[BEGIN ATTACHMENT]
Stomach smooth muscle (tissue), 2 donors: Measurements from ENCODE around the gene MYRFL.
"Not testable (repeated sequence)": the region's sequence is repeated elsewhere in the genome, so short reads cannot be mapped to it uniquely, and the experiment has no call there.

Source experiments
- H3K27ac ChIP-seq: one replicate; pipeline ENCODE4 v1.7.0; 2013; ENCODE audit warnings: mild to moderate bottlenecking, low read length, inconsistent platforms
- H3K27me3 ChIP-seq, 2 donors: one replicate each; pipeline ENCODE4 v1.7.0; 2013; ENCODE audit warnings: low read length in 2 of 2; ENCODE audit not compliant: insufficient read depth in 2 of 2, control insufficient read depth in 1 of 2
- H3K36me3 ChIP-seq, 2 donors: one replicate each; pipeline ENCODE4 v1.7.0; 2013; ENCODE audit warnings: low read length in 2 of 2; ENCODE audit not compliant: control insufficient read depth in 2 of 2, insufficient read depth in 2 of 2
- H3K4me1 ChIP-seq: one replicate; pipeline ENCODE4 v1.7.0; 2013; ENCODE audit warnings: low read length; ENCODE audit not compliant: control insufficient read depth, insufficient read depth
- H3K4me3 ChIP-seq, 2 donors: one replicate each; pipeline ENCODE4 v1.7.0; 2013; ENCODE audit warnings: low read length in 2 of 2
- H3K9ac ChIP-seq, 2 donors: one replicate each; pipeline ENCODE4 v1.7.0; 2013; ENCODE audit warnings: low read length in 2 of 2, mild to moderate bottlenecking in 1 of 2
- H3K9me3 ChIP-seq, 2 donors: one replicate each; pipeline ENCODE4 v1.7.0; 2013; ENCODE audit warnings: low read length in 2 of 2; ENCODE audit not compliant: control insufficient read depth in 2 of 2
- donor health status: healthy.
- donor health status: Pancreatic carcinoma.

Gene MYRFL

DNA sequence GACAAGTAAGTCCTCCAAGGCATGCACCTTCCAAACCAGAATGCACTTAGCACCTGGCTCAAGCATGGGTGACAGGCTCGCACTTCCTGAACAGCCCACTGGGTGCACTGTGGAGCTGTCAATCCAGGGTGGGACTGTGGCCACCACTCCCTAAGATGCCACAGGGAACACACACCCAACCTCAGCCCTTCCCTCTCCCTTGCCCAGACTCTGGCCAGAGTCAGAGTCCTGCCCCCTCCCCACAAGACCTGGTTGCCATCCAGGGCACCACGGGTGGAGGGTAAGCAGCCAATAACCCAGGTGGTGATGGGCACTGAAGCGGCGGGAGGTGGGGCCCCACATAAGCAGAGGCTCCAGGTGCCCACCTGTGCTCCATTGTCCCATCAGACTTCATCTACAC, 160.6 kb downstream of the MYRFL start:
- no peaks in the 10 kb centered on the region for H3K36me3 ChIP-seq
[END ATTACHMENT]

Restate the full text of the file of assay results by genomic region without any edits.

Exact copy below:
Stomach smooth muscle (tissue), 2 donors: Measurements from ENCODE around the gene MYRFL.
"Not testable (repeated sequence)": the region's sequence is repeated elsewhere in the genome, so short reads cannot be mapped to it uniquely, and the experiment has no call there.

Source experiments
- H3K27ac ChIP-seq: one replicate; pipeline ENCODE4 v1.7.0; 2013; ENCODE audit warnings: mild to moderate bottlenecking, low read length, inconsistent platforms
- H3K27me3 ChIP-seq, 2 donors: one replicate each; pipeline ENCODE4 v1.7.0; 2013; ENCODE audit warnings: low read length in 2 of 2; ENCODE audit not compliant: insufficient read depth in 2 of 2, control insufficient read depth in 1 of 2
- H3K36me3 ChIP-seq, 2 donors: one replicate each; pipeline ENCODE4 v1.7.0; 2013; ENCODE audit warnings: low read length in 2 of 2; ENCODE audit not compliant: control insufficient read depth in 2 of 2, insufficient read depth in 2 of 2
- H3K4me1 ChIP-seq: one replicate; pipeline ENCODE4 v1.7.0; 2013; ENCODE audit warnings: low read length; ENCODE audit not compliant: control insufficient read depth, insufficient read depth
- H3K4me3 ChIP-seq, 2 donors: one replicate each; pipeline ENCODE4 v1.7.0; 2013; ENCODE audit warnings: low read length in 2 of 2
- H3K9ac ChIP-seq, 2 donors: one replicate each; pipeline ENCODE4 v1.7.0; 2013; ENCODE audit warnings: low read length in 2 of 2, mild to moderate bottlenecking in 1 of 2
- H3K9me3 ChIP-seq, 2 donors: one replicate each; pipeline ENCODE4 v1.7.0; 2013; ENCODE audit warnings: low read length in 2 of 2; ENCODE audit not compliant: control insufficient read depth in 2 of 2
- donor health status: healthy.
- donor health status: Pancreatic carcinoma.

Gene MYRFL

DNA sequence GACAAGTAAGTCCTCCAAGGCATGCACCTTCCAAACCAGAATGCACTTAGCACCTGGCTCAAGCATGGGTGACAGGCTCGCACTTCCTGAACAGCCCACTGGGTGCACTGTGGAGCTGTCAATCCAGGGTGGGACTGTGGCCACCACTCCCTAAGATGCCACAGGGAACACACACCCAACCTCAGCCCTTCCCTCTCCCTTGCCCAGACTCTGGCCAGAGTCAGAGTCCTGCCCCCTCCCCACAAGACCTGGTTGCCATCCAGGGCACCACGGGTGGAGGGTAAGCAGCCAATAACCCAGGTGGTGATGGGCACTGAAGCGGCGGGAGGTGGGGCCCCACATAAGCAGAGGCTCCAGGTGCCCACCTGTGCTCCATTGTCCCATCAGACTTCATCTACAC, 160.6 kb downstream of the MYRFL start:
- no peaks in the 10 kb centered on the region for H3K36me3 ChIP-seq